South African bookmakers take legal action against Phumelela
South African bookmakers are up in arms over the decision by racetrack owner, Phumelela Gaming and Leisure to raise the fees charged to show live horse races at betting shops across the country. The bookies have decided to take legal action against the track owner and have filed a case in court. The lawsuit is being brought against the Johannesburg based Phumelela by 37 bookmakers, the majority of them from the Gauteng region. The bookmakers are particularly concerned with the demands placed on them by the racetrack owner to pay 3% of their monthly revenue to the tracks for the right to show the live races.
According to the Chief Executive Officer of Phumelela, Rian du Plessisis, the racetrack owner has now changed the fee to fixed monthly payment.
The bookmakers are concerned that the increasing fees will affect their revenues and they will not be able to run their businesses in a profitable manner. This point was reiterated by the general manager of Top Bet SA which operates 13 bookmaking stores in Gauteng and Limpopo. “It is a worrying case,” said Prean Naidu. “It will affect our business and the horse racing industry in general. With that system, we will lose at the end of the day.”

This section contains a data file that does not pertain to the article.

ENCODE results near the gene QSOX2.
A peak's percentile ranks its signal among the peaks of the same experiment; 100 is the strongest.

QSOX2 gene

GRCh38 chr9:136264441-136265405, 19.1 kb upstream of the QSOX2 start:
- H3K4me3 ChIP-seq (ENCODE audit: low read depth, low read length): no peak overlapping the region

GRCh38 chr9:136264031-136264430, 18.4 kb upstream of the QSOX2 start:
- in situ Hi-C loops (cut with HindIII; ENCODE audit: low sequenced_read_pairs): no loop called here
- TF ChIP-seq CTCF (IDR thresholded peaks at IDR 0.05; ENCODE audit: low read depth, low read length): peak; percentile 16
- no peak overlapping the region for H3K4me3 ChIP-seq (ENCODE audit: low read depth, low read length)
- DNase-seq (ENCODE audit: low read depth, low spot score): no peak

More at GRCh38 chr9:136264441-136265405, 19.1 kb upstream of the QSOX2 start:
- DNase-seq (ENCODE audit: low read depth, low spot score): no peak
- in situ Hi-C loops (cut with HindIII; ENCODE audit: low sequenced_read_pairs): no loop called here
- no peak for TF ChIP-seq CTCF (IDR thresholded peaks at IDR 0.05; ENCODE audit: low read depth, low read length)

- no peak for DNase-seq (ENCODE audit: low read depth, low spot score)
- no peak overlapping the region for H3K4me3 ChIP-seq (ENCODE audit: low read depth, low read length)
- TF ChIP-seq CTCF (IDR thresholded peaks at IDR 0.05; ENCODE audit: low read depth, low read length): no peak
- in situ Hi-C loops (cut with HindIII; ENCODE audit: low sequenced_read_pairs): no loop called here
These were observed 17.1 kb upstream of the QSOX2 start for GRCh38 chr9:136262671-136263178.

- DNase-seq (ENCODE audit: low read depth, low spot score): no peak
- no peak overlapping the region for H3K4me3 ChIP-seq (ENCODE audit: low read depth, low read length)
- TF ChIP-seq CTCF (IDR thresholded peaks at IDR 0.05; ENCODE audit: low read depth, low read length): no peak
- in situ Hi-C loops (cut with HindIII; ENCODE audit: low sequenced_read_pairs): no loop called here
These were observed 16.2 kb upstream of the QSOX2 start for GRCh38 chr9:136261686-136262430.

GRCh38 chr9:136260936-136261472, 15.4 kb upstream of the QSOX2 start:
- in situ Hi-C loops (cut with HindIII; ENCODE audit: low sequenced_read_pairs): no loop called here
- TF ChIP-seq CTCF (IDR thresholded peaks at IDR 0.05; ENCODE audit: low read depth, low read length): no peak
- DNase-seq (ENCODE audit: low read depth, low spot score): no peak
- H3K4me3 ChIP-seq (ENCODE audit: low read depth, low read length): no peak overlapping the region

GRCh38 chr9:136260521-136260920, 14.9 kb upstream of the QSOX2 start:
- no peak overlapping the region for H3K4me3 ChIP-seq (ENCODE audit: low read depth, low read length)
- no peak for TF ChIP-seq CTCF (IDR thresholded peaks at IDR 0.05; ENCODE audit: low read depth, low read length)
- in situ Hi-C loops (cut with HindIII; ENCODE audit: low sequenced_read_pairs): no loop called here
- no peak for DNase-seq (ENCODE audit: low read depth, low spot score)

Bookmakers are required to pay an extra fee to display the Tellytrack channel (majority owned by Phumelela) which shows domestic and international horse races. The group’s CEO du Plessis said that Tellytrack is “a very valuable product.”
“That’s why we are charging a decent price,” he said. “The increase in fees were long overdue.”.
The horse racing gambling industry in the country is worth R10 billion a year, and Phumelela owns and manages five out of the nine South African racing tracks. The company’s net income for the first six months, ending January, climbed 32% to R51.7 million, while revenue climbed to R587 million – a 19% increase. According to Phumelela’s financial statement published, the “sport of thoroughbred horse racing in South Africa is growing again, with on course betting and attendances growing by more than 10%”..
Last year, around 435 meetings were held, according to the National Horseracing Authority. The most popular annual meet, the Durban July Handicap, offers a prize pool of R3.5 million.